WSDL Declarations: The Elements





5.2 WSDL Declarations: The definitions, types, and import Elements

This section focuses on the first two child elements of the definitions element (the root element), types and import, which define the data types and other artifacts used by the WSDL document. Before we examine these crucial elements, though, we need to look at the beginning of the document.

1 The XML Declaration

The XML declaration in Listing 5-2 specified a character encoding of UTF-8.

<?xml version="1.0" encoding="UTF-8"?>

A WSDL document must use either UTF-8 or UTF-16 encoding; other encoding systems are not allowed.BP

5.2.2 The definitions Element

The root element of all WSDL documents is the definitions element, which encapsulates the entire document and also provides a WSDL document with its name.

<definitions name="BookQuoteWS"
 targetNamespace="http://www.Monson-Haefel.com/jwsbook/BookQuote"
 xmlns:mh="http://www.Monson-Haefel.com/jwsbook/BookQuote"
 xmlns:soapbind="http://schemas.xmlsoap.org/wsdl/soap/"
 xmlns:xsd="http://www.w3.org/2001/XMLSchema"
 xmlns="http://schemas.xmlsoap.org/wsdl/">

The definitions element usually contains several XML namespace declarations, which is normal for a root element. Among these declarations is one for the namespace of the WSDL 1.1 XML schema "http://schemas.xmlsoap.org/wsdl/". Declaring the WSDL namespace as the default namespace avoids having to qualify every WSDL element explicitly, with a prefix.

The first attribute you see in the definitions element is name, which is used to name the entire WSDL document. In practice the WSDL name is not all that important. Nothing refers to it, and it's optional.

The definitions element also declares a targetNamespace attribute, which identifies the namespace of elements defined in the WSDL document—much as it does in XML schema documents.

The message, portType, and binding elements are assigned labels using their name attributes; these labels automatically take on the namespace specified by the targetNamespace attribute. (In this book the URL of the targetNamespace is also assigned a prefix of mh.) Labeled message, portType, and binding elements are commonly called definitions. These definitions assume the namespace specified by targetNamespace.

Other elements in the document refer to the definitions using their label and namespace prefix. A prefixed label is considered a fully qualified name (QName) for a definition. For example, in the following snippet from Listing 5-2, input and output elements refer to the message definitions using their QNames.

<!-- message elements describe the input and output parameters -->
<message name="GetBookPriceRequest">
  <part name="isbn" type="xsd:string" />
</message>
<message name="GetBookPriceResponse">
  <part name="price" type="xsd:float" />
</message>

<!-- portType element describes the abstract interface of a Web service -->
<portType name="BookQuote">
  <operation name="getBookPrice">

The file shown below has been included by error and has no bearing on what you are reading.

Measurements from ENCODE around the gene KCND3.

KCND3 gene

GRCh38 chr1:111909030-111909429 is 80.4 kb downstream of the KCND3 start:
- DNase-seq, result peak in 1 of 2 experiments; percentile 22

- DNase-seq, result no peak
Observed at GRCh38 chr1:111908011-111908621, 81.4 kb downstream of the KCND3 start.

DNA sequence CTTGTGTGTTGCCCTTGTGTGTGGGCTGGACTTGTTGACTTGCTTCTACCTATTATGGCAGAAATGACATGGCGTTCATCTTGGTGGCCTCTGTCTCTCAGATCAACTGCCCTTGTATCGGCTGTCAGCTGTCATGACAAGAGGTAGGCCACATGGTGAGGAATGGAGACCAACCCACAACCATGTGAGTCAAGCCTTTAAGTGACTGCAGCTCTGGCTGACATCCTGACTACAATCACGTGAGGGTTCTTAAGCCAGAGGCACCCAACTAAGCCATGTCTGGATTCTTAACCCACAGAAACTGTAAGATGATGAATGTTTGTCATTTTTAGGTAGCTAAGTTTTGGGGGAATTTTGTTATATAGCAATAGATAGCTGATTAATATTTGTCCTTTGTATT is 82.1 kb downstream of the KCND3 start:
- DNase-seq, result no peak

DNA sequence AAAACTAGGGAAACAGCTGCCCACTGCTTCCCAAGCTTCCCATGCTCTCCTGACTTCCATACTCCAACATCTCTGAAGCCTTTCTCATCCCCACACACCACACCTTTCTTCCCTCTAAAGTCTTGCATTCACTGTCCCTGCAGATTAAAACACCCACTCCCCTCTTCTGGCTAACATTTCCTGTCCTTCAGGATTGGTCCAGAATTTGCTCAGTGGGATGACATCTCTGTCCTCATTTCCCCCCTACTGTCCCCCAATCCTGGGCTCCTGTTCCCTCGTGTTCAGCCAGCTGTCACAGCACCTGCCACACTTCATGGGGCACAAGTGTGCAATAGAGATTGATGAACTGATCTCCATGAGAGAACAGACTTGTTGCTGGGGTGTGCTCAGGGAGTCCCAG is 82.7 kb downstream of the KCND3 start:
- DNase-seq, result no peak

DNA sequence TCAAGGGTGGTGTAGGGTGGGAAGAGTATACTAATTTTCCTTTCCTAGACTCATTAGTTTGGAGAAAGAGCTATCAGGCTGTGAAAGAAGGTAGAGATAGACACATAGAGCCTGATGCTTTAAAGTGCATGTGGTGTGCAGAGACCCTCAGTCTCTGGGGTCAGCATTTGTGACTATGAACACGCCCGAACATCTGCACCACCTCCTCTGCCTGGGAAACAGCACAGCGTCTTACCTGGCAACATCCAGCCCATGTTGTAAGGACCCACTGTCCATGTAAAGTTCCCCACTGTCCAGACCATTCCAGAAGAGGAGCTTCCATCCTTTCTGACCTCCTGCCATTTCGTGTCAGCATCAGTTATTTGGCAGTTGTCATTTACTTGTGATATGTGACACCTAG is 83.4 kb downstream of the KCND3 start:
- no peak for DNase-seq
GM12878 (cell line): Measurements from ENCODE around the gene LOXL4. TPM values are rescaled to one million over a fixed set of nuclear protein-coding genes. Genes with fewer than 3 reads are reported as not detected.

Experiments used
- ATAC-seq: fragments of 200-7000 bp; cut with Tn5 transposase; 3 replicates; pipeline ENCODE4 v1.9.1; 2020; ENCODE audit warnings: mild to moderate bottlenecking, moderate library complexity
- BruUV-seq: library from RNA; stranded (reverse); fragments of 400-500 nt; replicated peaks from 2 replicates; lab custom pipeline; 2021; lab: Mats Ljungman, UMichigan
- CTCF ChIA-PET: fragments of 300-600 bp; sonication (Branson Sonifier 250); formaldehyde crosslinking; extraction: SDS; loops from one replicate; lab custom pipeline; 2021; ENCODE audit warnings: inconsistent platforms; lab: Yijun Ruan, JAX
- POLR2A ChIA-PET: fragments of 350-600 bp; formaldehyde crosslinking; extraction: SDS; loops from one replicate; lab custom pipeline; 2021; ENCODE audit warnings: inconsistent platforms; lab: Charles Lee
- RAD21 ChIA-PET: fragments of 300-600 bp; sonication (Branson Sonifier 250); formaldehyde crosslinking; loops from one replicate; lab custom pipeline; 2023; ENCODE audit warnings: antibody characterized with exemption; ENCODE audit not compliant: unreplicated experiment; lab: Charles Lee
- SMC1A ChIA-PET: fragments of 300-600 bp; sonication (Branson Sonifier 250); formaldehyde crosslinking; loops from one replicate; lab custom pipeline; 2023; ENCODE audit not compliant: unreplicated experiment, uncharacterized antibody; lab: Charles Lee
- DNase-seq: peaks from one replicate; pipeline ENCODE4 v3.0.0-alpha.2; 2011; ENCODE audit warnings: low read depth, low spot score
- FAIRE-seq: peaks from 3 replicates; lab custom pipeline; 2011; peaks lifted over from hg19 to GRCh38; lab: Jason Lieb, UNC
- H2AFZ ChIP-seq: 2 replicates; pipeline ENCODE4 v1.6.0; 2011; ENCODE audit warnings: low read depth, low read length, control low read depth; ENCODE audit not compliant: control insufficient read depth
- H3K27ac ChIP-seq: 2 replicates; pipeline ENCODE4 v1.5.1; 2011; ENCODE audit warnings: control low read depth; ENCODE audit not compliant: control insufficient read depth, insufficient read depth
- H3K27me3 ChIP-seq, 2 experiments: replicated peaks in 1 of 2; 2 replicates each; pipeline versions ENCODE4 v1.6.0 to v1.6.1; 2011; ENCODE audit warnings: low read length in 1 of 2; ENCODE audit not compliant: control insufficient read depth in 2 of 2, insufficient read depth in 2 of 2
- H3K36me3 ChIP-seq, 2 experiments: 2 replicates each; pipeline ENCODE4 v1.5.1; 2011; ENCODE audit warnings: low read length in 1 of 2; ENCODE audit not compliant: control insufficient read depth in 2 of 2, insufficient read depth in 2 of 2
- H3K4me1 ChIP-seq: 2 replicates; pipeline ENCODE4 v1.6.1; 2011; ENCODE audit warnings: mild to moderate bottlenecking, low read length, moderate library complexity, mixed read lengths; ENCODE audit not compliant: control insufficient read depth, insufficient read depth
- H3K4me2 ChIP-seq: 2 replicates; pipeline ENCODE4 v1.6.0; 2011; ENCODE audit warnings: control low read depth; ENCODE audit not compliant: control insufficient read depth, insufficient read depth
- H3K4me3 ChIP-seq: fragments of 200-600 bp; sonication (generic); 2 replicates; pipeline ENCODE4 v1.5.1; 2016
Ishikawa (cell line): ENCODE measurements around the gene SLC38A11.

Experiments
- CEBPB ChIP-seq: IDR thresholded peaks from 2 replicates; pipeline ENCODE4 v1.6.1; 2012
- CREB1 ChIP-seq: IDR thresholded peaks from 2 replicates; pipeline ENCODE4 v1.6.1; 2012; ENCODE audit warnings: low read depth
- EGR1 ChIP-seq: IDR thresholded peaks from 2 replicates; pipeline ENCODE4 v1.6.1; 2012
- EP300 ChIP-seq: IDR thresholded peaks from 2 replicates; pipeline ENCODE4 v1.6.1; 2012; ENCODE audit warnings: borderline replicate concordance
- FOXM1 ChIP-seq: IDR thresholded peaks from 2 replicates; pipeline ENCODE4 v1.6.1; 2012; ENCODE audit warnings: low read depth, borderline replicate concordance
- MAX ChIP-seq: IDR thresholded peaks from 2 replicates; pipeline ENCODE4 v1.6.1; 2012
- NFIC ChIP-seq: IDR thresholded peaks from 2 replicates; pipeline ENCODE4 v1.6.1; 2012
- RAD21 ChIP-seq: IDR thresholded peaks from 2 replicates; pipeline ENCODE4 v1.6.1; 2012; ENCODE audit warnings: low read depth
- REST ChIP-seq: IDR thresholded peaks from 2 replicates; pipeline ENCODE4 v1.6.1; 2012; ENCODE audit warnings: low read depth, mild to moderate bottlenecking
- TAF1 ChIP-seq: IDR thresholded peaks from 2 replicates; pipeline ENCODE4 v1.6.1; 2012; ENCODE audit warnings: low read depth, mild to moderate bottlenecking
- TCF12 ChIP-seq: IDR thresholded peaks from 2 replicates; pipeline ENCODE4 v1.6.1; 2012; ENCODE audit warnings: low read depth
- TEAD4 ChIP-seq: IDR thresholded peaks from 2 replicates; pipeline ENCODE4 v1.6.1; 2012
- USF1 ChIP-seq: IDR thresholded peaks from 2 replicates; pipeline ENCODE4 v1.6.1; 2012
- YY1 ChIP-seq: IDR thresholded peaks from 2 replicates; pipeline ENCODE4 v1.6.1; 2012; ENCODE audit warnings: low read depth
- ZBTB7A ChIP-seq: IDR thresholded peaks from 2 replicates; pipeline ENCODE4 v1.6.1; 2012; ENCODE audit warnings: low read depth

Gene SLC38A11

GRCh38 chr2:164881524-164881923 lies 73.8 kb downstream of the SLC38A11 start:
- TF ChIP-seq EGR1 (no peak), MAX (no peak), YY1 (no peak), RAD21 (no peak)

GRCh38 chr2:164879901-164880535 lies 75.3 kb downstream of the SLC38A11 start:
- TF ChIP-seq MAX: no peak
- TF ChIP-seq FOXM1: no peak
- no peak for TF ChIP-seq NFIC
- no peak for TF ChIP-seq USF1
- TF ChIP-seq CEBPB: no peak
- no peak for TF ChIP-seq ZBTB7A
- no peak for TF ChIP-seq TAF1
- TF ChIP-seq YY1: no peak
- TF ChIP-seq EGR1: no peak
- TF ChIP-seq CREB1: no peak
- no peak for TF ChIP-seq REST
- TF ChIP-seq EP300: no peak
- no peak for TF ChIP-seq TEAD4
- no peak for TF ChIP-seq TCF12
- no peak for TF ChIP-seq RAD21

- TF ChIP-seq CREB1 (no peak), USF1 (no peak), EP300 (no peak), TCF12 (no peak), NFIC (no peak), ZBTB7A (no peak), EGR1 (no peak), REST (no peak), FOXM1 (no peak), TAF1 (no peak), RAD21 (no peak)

<input name="isbn" message="mh:GetBookPriceRequest"/>
    <output name="price" message="mh:GetBookPriceResponse"/>
  </operation>
</portType>

5.2.3 The types Element

WSDL adopts, as its basic type system, the W3C XML schema built-in types. The types element serves as a container for defining any data types that are not described by the XML schema built-in types: complex types and custom simple types. The data types and elements defined in the types element are used by message definitions when declaring the parts (payloads) of messages.

The types element is not used in Listing 5-2, because it's unnecessary—the message definitions, GetBookPriceRequest and GetBookPriceResponse, refer to simple built-in types.

If we wanted to, we could define a custom simple type for ISBN number and use that in the GetBookPriceRequest message instead of the built-in string type, as in Listing 5-3.

Listing 5-3 Using XML Schema Types Defined in the WSDL types Element
<?xml version="1.0" encoding="UTF-8"?>
<definitions name="BookQuoteWS"
 targetNamespace="http://www.Monson-Haefel.com/jwsbook/BookQuote"
 xmlns:mh="http://www.Monson-Haefel.com/jwsbook/BookQuote"
 xmlns:soapbind="http://schemas.xmlsoap.org/wsdl/soap/"
 xmlns:xsd="http://www.w3.org/2001/XMLSchema"
 xmlns="http://schemas.xmlsoap.org/wsdl/">

  <types>

    <xsd:schema
     targetNamespace="http://www.Monson-Haefel.com/jwsbook/BookQuote">
      <!-- The ISBN simple type -->
      <xsd:simpleType name="ISBN">
        <xsd:restriction base="xsd:string">
          <xsd:pattern value="[0-9]{9}[0-9Xx]" />
        </xsd:restriction>
      </xsd:simpleType>

    </xsd:schema>

  </types>

  <!-- message elements describe the input and output parameters -->
  <message name="GetBookPriceRequest">
    <part name="isbn" type="mh:ISBN" />
  </message>
  <message name="GetBookPriceResponse">
    <part name="price" type="xsd:float" />
  </message>
  ...
</definitions>

In Listing 5-3 a complete W3C XML schema document is nested directly in the types element. The custom simple type, labeled ISBN, is defined and assigned to the mh namespace by the XML schema targetNamespace attribute. The mh:ISBN type is then used to define the isbn part of the GetBookPriceRequest message definition.